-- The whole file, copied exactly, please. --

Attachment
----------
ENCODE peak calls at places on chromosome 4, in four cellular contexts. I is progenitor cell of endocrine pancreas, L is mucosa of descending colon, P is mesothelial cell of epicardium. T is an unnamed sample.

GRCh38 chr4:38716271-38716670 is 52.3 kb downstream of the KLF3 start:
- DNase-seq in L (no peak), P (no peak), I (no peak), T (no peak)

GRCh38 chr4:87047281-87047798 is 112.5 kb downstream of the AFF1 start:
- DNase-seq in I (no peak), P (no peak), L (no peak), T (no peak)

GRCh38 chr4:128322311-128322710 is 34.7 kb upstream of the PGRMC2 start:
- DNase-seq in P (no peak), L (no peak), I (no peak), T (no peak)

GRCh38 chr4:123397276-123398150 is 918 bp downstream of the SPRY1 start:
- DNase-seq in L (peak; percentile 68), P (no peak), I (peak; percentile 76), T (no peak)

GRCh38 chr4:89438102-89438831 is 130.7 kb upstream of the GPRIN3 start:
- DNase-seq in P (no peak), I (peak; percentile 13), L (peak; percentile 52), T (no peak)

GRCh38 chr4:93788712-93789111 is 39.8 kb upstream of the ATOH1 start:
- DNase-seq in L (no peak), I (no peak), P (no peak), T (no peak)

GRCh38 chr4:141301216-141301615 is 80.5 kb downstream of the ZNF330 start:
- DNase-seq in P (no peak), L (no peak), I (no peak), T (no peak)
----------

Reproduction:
ENCODE peak calls at places on chromosome 4, in four cellular contexts. I is progenitor cell of endocrine pancreas, L is mucosa of descending colon, P is mesothelial cell of epicardium. T is an unnamed sample.

GRCh38 chr4:38716271-38716670 is 52.3 kb downstream of the KLF3 start:
- DNase-seq in L (no peak), P (no peak), I (no peak), T (no peak)

GRCh38 chr4:87047281-87047798 is 112.5 kb downstream of the AFF1 start:
- DNase-seq in I (no peak), P (no peak), L (no peak), T (no peak)

GRCh38 chr4:128322311-128322710 is 34.7 kb upstream of the PGRMC2 start:
- DNase-seq in P (no peak), L (no peak), I (no peak), T (no peak)

GRCh38 chr4:123397276-123398150 is 918 bp downstream of the SPRY1 start:
- DNase-seq in L (peak; percentile 68), P (no peak), I (peak; percentile 76), T (no peak)

GRCh38 chr4:89438102-89438831 is 130.7 kb upstream of the GPRIN3 start:
- DNase-seq in P (no peak), I (peak; percentile 13), L (peak; percentile 52), T (no peak)

GRCh38 chr4:93788712-93789111 is 39.8 kb upstream of the ATOH1 start:
- DNase-seq in L (no peak), I (no peak), P (no peak), T (no peak)

GRCh38 chr4:141301216-141301615 is 80.5 kb downstream of the ZNF330 start:
- DNase-seq in P (no peak), L (no peak), I (no peak), T (no peak)